The Real Numbers on H.I.V
It has been difficult over the years to get a good statistical handle on the size of the AIDS problem in this country. But by the latest and most sophisticated measurements, the disease continues to frustrate federal and local efforts to rein it in.
A recent report from the federal Centers for Disease Control and Prevention showed that the number of people newly infected each year with H.I.V., the virus that causes AIDS, is 40 percent higher than previously estimated. The report, based on new technology that allows more precise estimates, found that 56,300 people around the country became newly infected in 2006, well above the 40,000 cited in recent years.
Using the new formula, the New York City health department estimated that the virus was spreading here at three times the national rate and had infected nearly 4,800 people in 2006.
Greater efforts to control the virus by all levels of government are obviously required. There is an urgent need to focus even more on black and Hispanic communities, which are disproportionately infected, and on gay and bisexual men, who are increasingly becoming less cautious.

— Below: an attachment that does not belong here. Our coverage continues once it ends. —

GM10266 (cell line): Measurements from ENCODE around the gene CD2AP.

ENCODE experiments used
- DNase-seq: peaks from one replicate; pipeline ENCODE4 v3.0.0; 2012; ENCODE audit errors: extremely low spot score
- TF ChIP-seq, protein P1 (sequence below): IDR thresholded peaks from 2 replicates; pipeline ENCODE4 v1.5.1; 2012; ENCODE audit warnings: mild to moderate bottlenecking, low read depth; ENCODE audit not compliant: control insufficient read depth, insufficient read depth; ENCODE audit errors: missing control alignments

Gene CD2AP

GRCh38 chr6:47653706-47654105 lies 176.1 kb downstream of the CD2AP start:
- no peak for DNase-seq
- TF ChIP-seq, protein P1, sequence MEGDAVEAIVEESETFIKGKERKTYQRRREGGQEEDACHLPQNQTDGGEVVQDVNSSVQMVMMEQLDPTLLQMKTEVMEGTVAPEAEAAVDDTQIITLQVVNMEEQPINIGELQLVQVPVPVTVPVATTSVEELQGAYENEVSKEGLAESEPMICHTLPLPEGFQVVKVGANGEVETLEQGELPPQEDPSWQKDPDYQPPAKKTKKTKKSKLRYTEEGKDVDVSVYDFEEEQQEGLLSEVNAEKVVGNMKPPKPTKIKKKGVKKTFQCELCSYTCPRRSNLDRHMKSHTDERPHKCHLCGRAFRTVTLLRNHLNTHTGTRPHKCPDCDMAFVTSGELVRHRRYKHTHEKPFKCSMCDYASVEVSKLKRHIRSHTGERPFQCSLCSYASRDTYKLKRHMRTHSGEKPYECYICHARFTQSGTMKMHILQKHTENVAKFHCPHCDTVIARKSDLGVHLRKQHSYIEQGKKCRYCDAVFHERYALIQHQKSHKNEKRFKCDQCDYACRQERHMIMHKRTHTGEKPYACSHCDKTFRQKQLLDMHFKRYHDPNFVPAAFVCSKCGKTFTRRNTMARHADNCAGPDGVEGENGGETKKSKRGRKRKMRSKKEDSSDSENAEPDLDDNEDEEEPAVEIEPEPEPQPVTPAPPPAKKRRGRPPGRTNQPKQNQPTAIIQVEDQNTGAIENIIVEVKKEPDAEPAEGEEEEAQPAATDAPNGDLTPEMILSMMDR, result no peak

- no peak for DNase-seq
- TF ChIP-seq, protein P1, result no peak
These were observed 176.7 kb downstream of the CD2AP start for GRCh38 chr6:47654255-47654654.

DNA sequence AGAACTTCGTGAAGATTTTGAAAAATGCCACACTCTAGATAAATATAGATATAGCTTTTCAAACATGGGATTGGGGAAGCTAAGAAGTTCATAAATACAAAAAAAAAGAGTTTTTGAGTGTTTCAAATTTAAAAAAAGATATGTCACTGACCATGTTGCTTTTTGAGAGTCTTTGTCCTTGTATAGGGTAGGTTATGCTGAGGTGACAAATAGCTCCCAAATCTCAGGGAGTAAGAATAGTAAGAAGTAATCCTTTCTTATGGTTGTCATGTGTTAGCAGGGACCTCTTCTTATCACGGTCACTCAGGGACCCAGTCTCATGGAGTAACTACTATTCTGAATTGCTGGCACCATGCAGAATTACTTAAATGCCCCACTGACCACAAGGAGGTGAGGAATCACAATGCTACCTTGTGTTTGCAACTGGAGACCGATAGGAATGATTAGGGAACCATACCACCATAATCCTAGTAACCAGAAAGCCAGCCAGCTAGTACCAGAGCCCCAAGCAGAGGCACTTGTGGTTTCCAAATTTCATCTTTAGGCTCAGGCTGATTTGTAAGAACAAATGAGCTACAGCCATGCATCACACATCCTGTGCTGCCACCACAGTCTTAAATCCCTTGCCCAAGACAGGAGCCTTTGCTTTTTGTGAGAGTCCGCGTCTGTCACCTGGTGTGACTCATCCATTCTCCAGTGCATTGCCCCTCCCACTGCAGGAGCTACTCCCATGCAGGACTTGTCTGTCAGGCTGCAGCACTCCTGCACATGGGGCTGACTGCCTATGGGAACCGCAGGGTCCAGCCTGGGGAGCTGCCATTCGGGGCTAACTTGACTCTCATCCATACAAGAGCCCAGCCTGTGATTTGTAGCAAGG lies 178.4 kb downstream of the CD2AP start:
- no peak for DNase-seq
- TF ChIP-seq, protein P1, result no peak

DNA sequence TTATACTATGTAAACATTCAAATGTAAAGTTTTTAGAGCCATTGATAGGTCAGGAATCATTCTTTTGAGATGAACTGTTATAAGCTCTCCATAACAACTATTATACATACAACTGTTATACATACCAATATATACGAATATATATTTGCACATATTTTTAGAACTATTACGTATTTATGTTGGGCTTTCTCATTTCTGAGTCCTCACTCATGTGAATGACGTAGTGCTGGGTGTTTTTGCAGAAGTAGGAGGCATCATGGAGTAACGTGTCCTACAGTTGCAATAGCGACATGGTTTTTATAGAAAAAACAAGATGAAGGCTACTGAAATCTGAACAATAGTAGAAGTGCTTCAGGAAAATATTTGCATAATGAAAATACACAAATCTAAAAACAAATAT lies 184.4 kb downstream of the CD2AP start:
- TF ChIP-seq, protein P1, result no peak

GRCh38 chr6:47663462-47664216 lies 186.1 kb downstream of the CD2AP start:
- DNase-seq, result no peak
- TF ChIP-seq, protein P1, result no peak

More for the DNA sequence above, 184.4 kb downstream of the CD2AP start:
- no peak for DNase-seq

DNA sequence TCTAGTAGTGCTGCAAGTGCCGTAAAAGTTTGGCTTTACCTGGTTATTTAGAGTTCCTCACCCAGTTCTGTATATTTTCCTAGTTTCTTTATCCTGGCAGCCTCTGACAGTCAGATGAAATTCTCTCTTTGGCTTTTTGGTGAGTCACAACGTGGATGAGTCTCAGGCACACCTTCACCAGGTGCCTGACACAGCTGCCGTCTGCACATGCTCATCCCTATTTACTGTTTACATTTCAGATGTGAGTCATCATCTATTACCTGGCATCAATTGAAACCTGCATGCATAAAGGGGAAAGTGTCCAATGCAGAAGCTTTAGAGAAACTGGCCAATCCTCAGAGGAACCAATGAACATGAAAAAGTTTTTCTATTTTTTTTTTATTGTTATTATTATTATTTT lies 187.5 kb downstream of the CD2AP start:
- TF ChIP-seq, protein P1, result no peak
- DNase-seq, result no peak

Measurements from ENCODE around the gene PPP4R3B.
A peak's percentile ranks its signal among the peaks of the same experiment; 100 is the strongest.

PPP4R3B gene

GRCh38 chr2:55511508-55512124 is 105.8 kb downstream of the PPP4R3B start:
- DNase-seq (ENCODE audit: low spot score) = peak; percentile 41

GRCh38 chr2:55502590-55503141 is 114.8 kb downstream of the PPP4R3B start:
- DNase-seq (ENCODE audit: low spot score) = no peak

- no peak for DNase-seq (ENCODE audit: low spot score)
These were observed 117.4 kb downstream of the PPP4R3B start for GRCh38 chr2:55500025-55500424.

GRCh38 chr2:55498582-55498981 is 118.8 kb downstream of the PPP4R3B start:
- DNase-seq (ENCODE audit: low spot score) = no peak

While the Bush administration has shown leadership in the fight against global AIDS, committing billions of dollars, domestic spending has been essentially flat. The C.D.C. spends some $750 million a year to prevent new infections. That effort has helped hold the number of new H.I.V. infections stable since 2000 even as the number of people living with the AIDS virus has risen, providing more opportunities for transmission. Federal officials need to redouble their efforts to lower the rate of new infections.
The city’s department of health distributes tens of millions of condoms annually, provides a needle-exchange program for intravenous drug users, tries hard to identify new cases and urges the sex partners of infected patients to get tested. But more is clearly needed.
The remedies should include a stronger education campaign in high-risk populations and free and easily accessible testing to find infected people. Roughly one-quarter of all infected people are unaware of their status.
It has been three decades since AIDS made its appearance. There was hope not long ago that the nation was bringing infections under control. The recent bad news means that the crisis is still with us.